Books

Grove Press
Grove Press
Grove Press
NEW!

The Heavens

by Sandra Newman

A work of rare literary brilliance and emotional power, The Heavens is a mesmerizing novel of love and dreams that moves between a reimagined New York City and Elizabethan England and asks how our world comes to be

  • Imprint Grove Hardcover
  • Page Count 272
  • Publication Date February 12, 2019
  • ISBN-13 978-0-8021-2902-4
  • Dimensions 6" x 9"
  • US List Price $26.00
  • Imprint Grove Hardcover
  • Publication Date February 12, 2019
  • ISBN-13 978-0-8021-4683-0
  • US List Price $26.00

About the Book

New York, late summer, 2000. A party in a spacious Manhattan apartment, hosted by a wealthy young activist. Dozens of idealistic twenty-somethings have impassioned conversations over takeout dumplings and champagne. The evening shines with the heady optimism of a progressive new millennium. A young man, Ben, meets a young woman, Kate—and they begin to fall in love.

From their first meeting, Ben knows Kate is unworldly and fanciful, so at first he isn’t that concerned when she tells him about the recurring dream she’s had since childhood. In the dream, she’s transported to the past, where she lives a second life as Emilia, the mistress of a nobleman in Elizabethan England.

But for Kate, the dream becomes increasingly real and compelling until it threatens to overwhelm her life. And soon she’s waking from it to find the world changed—pictures on her wall she doesn’t recognize, new buildings in the neighborhood that have sprung up overnight. As she tries to make sense of what’s happening, Ben worries the woman he’s fallen in love with is losing her grip on reality.

Transporting the reader between a richly detailed past and a frighteningly possible future, The Heavens is a powerful reminder of the consequences of our actions, a poignant testament to how the people we love are destined to change, and a masterful exploration of the power of dreams.

Praise for The Heavens

“Reading Sandra Newman’s The Heavens is like falling up a brilliant flight of stairs. Inventive and moving and surprising on every level, it’s a novel that doesn’t just play with time and history and certainty: it turns those things inside out. I’ve been haunted by its characters and ideas ever since I reluctantly finished it.”—Elizabeth McCracken, author of Thunderstruck & Other Stories and Bowlaway

“What a wonderful, strange, terrifying, brilliant novel this is.”—Kamila Shamsie, author of Home Fire

The Heavens, shifting restlessly between worlds, gently encouraging Elizabethan England into eccentric New York, rolling everything into a dreamy, desperate new reality, is everything we expect from Sandra Newman. It’s strange but focused, beautifully written and put together, dangerously benign, comic and clever, bright as a knife.”—M. John Harrison, author of Light and You Should Come With Me Now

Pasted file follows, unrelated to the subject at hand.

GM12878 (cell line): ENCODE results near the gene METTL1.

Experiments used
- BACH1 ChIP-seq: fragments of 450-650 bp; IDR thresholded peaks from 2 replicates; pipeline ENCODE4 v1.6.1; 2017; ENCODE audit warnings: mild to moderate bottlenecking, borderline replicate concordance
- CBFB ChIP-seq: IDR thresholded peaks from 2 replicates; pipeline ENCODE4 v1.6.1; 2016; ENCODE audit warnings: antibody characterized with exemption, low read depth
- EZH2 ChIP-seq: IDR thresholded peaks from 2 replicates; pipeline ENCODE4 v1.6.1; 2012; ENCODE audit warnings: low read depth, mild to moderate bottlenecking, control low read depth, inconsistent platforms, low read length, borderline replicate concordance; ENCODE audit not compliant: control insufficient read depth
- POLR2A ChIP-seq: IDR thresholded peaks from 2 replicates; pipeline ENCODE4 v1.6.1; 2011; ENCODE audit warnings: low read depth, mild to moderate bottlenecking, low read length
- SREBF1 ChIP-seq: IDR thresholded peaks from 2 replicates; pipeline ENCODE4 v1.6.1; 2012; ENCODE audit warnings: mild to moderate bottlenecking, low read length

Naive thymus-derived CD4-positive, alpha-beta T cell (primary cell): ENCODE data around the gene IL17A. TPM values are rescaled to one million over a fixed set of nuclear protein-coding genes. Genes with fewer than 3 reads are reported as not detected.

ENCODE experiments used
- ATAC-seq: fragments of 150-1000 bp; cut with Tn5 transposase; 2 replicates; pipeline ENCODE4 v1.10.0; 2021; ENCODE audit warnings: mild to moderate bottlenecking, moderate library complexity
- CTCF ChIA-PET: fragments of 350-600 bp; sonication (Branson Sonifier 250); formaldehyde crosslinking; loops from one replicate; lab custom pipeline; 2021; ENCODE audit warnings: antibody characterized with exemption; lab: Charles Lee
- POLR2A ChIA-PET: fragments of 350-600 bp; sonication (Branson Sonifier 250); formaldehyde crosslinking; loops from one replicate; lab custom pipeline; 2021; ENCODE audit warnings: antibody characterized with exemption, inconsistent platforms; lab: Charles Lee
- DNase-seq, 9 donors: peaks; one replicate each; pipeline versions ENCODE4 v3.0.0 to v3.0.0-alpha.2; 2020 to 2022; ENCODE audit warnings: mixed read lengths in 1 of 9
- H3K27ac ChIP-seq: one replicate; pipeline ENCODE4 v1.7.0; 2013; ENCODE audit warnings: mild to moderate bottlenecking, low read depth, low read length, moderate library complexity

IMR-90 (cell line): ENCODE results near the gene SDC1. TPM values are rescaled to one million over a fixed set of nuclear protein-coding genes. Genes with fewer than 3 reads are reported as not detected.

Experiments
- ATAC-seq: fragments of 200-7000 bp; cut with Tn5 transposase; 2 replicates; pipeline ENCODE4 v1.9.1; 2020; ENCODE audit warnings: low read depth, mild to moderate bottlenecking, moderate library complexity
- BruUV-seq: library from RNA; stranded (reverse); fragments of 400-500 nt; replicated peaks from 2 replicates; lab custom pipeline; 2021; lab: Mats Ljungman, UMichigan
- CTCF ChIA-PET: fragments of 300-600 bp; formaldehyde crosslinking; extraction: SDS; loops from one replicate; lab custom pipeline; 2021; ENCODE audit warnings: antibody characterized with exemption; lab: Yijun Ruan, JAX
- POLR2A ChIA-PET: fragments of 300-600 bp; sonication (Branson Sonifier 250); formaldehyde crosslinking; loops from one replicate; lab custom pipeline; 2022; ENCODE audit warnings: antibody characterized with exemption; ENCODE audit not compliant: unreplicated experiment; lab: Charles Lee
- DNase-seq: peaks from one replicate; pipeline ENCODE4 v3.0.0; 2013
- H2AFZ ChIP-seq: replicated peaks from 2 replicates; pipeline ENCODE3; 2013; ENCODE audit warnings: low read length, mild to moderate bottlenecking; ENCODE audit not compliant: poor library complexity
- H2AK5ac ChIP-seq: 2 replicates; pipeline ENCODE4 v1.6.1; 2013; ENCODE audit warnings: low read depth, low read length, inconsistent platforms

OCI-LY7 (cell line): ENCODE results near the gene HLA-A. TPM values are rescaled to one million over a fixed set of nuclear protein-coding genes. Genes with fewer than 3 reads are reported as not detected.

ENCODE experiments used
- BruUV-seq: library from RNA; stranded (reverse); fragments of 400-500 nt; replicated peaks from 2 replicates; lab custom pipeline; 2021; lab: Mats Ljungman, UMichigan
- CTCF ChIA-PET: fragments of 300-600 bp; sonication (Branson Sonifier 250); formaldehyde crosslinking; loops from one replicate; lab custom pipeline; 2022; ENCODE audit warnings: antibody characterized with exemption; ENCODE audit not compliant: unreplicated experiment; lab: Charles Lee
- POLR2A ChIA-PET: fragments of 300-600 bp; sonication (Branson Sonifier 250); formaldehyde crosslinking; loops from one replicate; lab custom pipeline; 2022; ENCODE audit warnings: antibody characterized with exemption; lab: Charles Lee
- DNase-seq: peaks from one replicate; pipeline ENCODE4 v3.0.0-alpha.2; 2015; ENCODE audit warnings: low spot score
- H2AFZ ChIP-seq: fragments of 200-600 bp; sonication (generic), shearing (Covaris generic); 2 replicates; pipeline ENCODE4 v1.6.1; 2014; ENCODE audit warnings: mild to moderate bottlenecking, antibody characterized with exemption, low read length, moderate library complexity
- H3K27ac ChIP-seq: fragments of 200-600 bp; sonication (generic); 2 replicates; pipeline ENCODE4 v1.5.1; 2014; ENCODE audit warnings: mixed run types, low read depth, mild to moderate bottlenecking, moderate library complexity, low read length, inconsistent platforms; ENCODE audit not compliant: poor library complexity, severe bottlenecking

The Heavens will sneak up and surprise you. Animating dreams in fiction seems so difficult, and risky. They usually feel clumsily inserted into a book to explain a character’s inner life. Sandra Newman’s smarter than that, and instead writes an enchanting split narrative, toggling between reality and a very compelling dream world. The sense of place and time, in both settings, is scarily vivid, and fans of The Country of Ice Cream Star will be happy to learn she’s still an expert at inventing the kind of language (here a sort of Elizabethan dream-speech) needed to tell her story.” –John Francisconi, Bank Square Books

Praise for The Country of Ice Cream Star:

Longlisted for the Baileys Women’s Prize for Fiction and the Folio Prize
Washington Post Notable Fiction Books of the Year
NPR Best Books of the Year

“The latest novel to imagine the Earth undone by illness is Sandra Newman’s epic, The Country of Ice Cream Star. And it is an epic, with all that connotes: It’s a big, sweeping saga set in Western Massachusetts and Washington, D.C., with ferocious battles, a desperate romance and an against-all-odds quest for a cure . . . what makes the novel so fascinating—and, yes, so challenging—is the language Newman has created for Ice Cream and the way we see this disease-ravaged world through her eyes . . . I worried about Ice Cream, and I rooted for Ice Cream. And when I was done with her story, I was very glad that I had gotten my flu shot.”—Washington Post

The Country of Ice Cream Star is in many ways a classic story, craftily refold and made contemporary . . . [It] builds towards a powerful, horrifying, and beautifully-written climax, one that’s epic in scope but also feels intensely personal.”—New York Times Book Review